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The Sky This Week, 2010 April 27 - May 4

Mirth & Merry Making for May Day
Moon_Merc_Venus_100415small.jpg
 Venus, Mercury, and a 36-hour old crescent Moon
Imaged from Alexandria, Virginia, USA on 2010 April 15 with a Canon PowerShot S2IS digital camera, 10s. exposure @f/4, ISO 50, 3.5X optical zoon.

The Moon spends the week waning in the morning sky as she wends her way through the rising constellations of summer. Last Quarter occurs on May 6th at 12:15 am Eastern Daylight Time. During the week Luna hugs the southern reaches of the sky, flanking the ruddy star Antares, heart of Scorpius, the Scorpion, on the mornings of April 30th and May 1st. On the morning of the 3rd she may be found above the "Milk Dipper" asterism among the stars of Sagittarius. She then passes into the star-poor reaches of the autumnal constellations, now rising as twilight begins to herald the sunrise.

May 1st is a special day in ancient skywatchers’ calendars. This day can either be regarded as the mid-point of spring or the beginning of summer, depending on which traditions you subscribe to. The day is widely celebrated as "May Day", which in modern times is the "International Workers’ Holiday". In earlier times it was a day of feasting and merriment derived from a Celtic fertility rite known as Beltaine. It was the time when herds of farm animals were turned out to pasture for the "Month of Three Milkings". Great bonfires were lit, May and Morris Dances were performed, and young maidens danced around the May-Pole to ensure successful reproduction in the flocks. In general it was a happy celebration of the year’s longest days, a stark contrast to Samhain, which occurs half a year later at the time we now call Halloween.

Venus is the dazzling object that you are now seeing in the western sky shortly after sunset. Brighter than any other celestial object except the Sun and Moon, Venus is very hard to miss, even in twilight. As the week opens she is placed between the Pleiades star cluster and their half-sisters in mythology, the Hyades. The latter group forms the distinctive "V" shape of the face of Taurus, the Bull, with the orange-tinged star Aldebaran marking one of the Bull’s eyes. Venus quickly passes to a point almost directly above Aldebaran by the end of the week. You’ll probably need binoculars to see the fainter stars of the two clusters, though.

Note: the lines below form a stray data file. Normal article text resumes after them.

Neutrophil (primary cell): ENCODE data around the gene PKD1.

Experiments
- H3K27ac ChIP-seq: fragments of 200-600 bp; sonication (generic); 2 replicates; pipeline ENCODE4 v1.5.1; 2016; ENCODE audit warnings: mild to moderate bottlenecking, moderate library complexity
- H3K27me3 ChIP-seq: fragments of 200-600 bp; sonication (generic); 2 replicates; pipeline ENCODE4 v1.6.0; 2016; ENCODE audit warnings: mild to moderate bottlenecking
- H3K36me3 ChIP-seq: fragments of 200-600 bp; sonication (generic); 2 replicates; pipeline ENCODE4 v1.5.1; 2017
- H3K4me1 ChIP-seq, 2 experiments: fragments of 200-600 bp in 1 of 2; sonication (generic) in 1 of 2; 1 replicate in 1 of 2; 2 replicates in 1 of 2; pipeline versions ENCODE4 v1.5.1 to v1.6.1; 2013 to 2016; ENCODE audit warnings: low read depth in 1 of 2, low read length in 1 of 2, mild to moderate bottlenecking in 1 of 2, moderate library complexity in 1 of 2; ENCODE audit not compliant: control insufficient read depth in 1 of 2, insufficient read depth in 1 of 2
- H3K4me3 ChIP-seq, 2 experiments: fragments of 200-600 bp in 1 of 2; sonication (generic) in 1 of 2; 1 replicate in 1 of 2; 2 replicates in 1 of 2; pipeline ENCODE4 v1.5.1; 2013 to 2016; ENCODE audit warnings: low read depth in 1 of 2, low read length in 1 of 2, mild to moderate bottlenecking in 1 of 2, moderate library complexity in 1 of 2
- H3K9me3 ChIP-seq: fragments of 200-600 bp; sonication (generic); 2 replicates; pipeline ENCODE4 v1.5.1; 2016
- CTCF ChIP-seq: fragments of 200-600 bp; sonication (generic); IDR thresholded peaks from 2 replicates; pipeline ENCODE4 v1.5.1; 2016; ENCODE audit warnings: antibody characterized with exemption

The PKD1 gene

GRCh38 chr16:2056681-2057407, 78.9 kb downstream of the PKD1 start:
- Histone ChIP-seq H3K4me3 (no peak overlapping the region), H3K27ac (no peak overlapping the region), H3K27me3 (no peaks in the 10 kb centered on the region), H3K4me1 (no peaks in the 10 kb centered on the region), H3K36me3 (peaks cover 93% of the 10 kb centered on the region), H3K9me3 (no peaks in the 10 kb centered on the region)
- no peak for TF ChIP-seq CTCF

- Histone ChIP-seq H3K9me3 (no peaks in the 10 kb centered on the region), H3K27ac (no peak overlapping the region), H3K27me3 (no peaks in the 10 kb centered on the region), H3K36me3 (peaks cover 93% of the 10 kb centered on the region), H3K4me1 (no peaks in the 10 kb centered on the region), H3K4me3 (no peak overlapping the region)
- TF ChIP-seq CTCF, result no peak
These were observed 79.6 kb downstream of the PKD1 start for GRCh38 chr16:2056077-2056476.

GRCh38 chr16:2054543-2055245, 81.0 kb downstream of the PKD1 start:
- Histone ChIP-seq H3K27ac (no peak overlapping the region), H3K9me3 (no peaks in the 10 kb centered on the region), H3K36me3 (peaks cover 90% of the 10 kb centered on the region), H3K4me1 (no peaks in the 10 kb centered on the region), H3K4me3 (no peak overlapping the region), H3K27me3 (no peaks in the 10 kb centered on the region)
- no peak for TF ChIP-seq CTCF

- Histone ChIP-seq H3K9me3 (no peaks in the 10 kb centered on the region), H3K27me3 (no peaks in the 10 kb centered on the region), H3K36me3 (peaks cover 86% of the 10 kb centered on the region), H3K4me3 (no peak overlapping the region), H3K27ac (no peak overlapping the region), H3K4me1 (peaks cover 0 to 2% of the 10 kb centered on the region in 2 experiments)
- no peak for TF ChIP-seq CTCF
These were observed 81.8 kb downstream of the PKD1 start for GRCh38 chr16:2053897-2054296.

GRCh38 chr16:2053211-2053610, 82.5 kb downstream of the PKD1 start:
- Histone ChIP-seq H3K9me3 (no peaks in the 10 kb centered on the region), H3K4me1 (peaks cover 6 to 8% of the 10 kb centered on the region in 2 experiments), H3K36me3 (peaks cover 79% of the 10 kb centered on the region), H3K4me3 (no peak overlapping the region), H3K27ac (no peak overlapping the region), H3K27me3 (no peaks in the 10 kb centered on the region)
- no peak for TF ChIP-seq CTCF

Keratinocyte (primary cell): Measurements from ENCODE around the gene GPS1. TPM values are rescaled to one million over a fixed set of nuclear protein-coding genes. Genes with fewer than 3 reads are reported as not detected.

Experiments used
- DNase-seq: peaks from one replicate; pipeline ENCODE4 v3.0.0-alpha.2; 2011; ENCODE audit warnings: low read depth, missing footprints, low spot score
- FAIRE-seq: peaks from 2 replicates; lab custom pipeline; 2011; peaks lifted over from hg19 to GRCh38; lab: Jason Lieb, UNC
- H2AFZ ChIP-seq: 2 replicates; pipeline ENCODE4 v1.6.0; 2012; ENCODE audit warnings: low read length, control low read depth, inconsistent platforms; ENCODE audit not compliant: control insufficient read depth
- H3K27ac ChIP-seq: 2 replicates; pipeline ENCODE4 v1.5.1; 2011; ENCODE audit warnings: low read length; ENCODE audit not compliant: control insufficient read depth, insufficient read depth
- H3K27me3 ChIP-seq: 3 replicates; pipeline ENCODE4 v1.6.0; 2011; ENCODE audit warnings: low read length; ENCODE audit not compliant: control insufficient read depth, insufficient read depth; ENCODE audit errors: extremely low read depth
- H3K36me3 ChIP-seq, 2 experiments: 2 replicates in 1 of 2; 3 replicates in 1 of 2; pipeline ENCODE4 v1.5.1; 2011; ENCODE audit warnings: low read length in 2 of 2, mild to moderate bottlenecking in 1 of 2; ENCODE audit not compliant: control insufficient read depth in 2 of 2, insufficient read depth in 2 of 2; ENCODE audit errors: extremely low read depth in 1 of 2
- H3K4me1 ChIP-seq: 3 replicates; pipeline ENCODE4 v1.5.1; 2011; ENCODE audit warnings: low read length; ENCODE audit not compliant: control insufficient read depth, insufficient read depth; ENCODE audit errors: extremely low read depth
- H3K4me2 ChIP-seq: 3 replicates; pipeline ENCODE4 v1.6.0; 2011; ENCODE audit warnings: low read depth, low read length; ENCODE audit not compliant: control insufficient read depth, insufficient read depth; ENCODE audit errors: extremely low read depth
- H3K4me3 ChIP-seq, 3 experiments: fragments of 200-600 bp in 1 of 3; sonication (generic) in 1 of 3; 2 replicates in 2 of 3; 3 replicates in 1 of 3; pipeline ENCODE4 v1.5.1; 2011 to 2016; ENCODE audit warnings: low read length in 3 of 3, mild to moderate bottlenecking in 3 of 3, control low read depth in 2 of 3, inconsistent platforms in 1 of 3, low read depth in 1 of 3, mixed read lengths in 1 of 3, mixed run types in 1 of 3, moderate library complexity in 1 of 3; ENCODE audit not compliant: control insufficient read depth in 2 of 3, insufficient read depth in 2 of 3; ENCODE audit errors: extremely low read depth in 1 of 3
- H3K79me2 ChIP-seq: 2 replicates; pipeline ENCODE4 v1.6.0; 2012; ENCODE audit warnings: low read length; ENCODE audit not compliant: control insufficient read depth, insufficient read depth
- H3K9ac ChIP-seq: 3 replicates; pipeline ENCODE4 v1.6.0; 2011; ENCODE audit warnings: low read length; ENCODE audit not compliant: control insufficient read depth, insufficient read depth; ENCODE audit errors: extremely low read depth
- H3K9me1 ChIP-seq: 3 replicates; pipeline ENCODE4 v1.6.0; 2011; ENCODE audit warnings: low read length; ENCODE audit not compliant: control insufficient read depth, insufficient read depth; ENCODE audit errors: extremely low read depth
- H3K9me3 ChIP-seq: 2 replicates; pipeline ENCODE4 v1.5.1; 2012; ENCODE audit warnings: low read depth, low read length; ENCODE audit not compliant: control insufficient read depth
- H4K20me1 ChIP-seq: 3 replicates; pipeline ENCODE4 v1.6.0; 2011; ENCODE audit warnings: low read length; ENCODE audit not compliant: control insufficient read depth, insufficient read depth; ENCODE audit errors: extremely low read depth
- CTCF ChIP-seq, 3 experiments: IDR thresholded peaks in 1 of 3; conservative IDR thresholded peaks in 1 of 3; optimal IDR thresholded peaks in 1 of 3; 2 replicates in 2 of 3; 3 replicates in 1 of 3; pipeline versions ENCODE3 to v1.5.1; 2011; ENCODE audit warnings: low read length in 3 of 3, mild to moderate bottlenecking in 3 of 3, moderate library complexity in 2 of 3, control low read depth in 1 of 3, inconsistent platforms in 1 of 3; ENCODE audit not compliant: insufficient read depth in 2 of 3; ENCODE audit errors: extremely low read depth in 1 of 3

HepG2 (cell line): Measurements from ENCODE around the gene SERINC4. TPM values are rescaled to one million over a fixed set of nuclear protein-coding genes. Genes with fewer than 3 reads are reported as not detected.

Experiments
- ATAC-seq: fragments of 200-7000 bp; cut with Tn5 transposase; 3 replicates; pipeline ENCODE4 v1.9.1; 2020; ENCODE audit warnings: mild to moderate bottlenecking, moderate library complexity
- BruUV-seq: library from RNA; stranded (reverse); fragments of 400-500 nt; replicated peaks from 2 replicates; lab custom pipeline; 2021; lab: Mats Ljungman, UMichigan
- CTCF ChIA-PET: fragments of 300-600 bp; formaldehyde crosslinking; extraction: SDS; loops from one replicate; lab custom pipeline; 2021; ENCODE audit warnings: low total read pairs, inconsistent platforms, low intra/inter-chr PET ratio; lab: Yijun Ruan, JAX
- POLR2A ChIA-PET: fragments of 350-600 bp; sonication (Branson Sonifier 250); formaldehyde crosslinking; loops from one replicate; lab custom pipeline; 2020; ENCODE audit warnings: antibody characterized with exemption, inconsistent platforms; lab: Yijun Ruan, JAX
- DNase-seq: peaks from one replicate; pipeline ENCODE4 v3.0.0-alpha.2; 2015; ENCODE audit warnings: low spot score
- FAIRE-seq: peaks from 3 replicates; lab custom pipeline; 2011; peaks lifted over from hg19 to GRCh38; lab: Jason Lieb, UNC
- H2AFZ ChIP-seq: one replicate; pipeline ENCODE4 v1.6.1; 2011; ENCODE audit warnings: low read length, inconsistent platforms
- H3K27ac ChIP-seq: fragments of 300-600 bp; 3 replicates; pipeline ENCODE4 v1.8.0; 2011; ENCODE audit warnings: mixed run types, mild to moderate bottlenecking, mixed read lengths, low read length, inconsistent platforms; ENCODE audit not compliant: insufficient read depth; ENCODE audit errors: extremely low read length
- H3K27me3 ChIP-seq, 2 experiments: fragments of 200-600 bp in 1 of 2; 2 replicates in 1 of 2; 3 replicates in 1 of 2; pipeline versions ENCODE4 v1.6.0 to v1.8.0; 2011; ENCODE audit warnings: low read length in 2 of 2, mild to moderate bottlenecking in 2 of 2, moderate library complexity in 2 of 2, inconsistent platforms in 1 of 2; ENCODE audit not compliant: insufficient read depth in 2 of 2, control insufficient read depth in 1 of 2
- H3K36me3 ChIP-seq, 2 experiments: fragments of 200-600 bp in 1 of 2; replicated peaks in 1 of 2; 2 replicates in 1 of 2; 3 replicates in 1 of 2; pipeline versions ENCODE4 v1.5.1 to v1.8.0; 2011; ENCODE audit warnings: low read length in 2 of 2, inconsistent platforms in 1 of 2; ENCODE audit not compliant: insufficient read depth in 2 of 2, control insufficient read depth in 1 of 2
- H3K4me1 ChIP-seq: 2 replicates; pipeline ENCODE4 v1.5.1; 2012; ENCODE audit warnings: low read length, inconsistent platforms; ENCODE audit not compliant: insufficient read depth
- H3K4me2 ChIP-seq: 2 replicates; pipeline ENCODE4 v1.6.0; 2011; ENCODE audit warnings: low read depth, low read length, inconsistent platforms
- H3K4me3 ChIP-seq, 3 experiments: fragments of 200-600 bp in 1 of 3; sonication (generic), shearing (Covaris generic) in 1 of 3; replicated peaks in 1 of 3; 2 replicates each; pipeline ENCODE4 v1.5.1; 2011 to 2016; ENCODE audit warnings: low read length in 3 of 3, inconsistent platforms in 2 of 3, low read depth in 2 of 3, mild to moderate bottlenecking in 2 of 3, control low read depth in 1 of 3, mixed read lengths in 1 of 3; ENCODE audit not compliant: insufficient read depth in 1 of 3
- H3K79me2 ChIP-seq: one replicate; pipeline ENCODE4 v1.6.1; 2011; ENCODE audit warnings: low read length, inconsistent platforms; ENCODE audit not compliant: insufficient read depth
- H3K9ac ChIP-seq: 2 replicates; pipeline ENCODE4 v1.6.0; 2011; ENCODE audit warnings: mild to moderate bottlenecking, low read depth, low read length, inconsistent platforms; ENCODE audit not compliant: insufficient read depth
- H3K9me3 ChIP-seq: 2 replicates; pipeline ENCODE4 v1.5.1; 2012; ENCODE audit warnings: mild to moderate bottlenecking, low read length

Ruddy mars spends the week drifting eastward at a point about halfway between Pollux, brighter of the Gemini Twins, and Regulus, the heart of Leo, the Lion. Here’s another chance to use your binoculars to scout out another star cluster. Just over four degrees to the west of Mars is the cluster known variously as the Beehive or the Praesepe. On moonless nights from dark sites you can see this cluster as a small nebulous patch with the naked eye, but it really reveals itself when you train binoculars on it. Mars will pull away from the cluster this week as he accelerates toward Saturn, a couple of constellations to the east.

Just over half the distance from Regulus to the rising glow of the blue star Spica is where you’ll find Saturn. The ringed planet is barely inching along among the stars of Virgo, and he is now very well-placed for telescopic perusal. The planet’s famous rings are now tipped just 2.5 degrees to our line-of-sight, but because the Sun shines on them at a higher angle a modest telescope will reveal a dark, slender shadow where the rings cross the planet’s disc.

Giant Jupiter now rises just before the onset of morning twilight, but you should have no trouble finding him in the eastern sky if you’re up before the Sun. It’s still a bit too early to set the telescope on him, but patience will reward us with a fine Jovian show in the late summer and fall.

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